Reserves

The certification of reserve parachutes is given by examining certain factors of working order:
  • the time it takes to open
  • the resistance to the shock of opening
  • the sink rate that is average around 6,5 m / second
  • the oscillations (movement of the reserve after deployment – rocking)

 

There are certain known situations in flight where you should deploy your rererve rescue parachute without a doubt immediately..

the situation where your glider is ruptured in the air

the situation of a collision with another pilot in the air

the situation of a collapse of your glider in very close proximity to the ground or mountain side

a situation that is clearly irreversible

 

There is no optimal altitude in flight for the deployment of the reserve parachute. If you are in an irreversible situation then deploy your reserve anyway.

Some suggestions are:

If you are at a 1.000 mtrs altitude it is advised best to try and manage the situation first.

This is to avoid the re-inflation of your glider after the use of the reserve that can be dangerous.

If you are at 200 – 300 mtrs it is considered fairly high – keep in mind you may be missjudging the altitude.

The occurence of an incident at 50 meters, the altitude is quite low..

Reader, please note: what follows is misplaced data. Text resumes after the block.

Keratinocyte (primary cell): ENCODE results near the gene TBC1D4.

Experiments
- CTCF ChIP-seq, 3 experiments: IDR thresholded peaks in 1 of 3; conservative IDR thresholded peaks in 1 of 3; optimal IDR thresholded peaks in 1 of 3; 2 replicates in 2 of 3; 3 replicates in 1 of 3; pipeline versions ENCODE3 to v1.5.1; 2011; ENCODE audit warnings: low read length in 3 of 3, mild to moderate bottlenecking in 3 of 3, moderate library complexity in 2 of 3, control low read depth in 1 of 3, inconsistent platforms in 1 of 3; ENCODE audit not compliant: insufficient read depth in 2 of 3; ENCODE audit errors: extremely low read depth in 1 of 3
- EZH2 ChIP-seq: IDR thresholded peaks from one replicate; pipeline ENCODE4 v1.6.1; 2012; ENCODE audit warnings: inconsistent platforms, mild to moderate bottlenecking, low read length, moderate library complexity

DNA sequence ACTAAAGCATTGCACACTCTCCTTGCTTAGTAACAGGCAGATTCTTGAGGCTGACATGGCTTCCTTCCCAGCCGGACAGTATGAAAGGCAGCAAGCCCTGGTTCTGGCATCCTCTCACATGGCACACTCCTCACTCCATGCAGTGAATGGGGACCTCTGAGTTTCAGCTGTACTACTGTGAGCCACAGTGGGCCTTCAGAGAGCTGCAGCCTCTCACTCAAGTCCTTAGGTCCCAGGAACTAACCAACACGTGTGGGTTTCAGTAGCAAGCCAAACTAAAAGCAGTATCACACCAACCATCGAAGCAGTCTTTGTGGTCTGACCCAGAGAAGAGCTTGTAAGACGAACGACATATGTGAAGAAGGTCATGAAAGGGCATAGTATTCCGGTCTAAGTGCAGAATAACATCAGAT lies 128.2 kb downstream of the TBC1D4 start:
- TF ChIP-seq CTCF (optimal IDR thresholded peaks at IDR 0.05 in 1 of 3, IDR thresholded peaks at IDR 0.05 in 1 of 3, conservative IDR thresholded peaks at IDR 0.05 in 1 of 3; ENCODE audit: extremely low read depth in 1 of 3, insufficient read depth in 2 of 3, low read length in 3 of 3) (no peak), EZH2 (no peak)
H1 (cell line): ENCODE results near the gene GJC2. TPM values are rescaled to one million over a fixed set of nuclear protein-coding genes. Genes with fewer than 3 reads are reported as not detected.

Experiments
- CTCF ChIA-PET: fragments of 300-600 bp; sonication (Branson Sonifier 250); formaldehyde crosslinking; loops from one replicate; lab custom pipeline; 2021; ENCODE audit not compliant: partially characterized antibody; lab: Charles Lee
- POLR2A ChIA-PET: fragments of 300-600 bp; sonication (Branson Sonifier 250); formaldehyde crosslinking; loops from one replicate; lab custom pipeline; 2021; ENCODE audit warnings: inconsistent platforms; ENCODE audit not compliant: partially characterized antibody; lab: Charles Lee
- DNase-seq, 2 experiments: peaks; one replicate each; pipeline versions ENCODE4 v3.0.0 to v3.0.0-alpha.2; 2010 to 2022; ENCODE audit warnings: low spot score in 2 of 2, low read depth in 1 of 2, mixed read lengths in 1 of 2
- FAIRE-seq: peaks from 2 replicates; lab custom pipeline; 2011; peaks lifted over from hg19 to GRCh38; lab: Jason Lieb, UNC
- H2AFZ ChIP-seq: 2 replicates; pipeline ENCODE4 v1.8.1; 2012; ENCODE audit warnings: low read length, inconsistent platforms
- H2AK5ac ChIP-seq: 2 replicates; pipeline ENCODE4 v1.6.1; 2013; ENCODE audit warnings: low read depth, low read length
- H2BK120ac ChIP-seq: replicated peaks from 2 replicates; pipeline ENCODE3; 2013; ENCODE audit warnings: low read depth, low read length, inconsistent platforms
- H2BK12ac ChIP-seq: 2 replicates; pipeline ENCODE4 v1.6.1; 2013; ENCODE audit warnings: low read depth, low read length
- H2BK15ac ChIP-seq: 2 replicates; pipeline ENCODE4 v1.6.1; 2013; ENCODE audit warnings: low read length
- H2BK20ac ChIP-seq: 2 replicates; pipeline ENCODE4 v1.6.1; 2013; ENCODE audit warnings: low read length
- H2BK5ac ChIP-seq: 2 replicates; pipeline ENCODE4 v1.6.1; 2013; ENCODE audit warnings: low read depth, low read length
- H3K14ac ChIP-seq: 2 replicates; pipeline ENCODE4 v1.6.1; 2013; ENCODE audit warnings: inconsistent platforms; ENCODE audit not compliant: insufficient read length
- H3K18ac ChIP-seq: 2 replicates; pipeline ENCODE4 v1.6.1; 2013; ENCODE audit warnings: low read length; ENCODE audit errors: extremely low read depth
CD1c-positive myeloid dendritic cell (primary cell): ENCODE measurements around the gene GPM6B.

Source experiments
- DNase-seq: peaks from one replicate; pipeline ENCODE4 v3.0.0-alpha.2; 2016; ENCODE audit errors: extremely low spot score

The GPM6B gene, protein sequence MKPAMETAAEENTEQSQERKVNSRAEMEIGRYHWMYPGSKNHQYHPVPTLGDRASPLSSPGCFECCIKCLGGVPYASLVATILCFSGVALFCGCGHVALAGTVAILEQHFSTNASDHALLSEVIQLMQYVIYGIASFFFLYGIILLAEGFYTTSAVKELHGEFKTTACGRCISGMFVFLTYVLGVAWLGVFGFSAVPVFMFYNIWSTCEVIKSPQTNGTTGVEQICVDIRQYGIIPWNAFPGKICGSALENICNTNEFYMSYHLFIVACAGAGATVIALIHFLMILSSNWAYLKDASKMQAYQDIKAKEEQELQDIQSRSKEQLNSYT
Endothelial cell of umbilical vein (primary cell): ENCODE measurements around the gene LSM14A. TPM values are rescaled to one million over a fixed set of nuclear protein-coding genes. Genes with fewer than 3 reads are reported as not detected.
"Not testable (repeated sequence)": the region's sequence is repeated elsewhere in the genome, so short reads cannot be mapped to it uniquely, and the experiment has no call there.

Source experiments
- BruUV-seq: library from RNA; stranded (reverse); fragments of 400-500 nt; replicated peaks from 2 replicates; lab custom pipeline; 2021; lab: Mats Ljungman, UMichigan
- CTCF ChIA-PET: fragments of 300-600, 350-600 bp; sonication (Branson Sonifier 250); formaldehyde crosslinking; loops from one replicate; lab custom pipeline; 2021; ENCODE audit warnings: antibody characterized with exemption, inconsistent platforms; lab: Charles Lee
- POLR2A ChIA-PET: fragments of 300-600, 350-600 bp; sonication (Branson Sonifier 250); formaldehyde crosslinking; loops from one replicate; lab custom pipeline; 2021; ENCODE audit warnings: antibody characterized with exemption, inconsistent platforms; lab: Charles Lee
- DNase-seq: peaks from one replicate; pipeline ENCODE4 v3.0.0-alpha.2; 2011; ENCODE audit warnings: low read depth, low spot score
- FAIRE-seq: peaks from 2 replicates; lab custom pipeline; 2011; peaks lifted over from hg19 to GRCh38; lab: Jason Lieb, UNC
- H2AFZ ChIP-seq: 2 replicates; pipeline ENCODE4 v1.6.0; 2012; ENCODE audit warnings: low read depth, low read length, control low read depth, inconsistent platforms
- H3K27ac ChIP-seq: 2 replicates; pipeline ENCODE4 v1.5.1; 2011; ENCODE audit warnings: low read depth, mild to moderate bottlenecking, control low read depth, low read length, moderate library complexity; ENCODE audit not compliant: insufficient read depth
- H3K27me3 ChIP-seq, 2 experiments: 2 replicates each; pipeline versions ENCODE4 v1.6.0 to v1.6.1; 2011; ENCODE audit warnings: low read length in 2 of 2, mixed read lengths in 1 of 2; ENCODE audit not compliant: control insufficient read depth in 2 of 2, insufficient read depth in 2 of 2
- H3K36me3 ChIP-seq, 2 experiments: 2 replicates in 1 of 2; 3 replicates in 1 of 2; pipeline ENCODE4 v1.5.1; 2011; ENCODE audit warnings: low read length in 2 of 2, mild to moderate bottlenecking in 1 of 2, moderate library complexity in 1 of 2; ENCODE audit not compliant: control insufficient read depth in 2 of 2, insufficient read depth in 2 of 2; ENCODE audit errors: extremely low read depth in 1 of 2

if it is a parachute type fall try and manage your glider since when you release the commands to reach for the handle the glider may return into flight.

Any other rotation type falls with ot without an angle (sat type) best reaction will be to deploy your reserve anyhow.

 

There are further specified short plans of action to deploy your reserve rescue parachute that should be kept in mind in order to save time and manage to act upon a stressful situation.
Primary set of action is to Look – Reach – Pull where you visually see the handle of the reserve reach for it and pull to firstly release the reserve from the harness or container.

Depending on the actual condition you are found in, the action to follow is..

In a parachute type fall – you bring back and place force to throw the rescue away, not letting it drop.

In a strong rotation fall – you throw the rescue away without bringing it back.

In a sat-like rotation fall – you throw the reserve towards the direction following the trailing edge of your glider.

 

If your reserve is installed in your harness practise reaching the handle so you may be sure that in a state of alarm you will be able to go for it instantly.

The deployment method should not require any special technique as due to stress your reactions will be swift and must be kept simple.

 

Choosing a small or larger rescue..

The bigger the rescue the more time it will take to open that is due to simple materials friction but the difference is insignificant.

Always go for the rescue of a weight range mostly compatible to your real weight in complete gear including the glider.

Finally it is most important, more than anything else, to check your reserve rescue parachute often and maintain it in a good condition!
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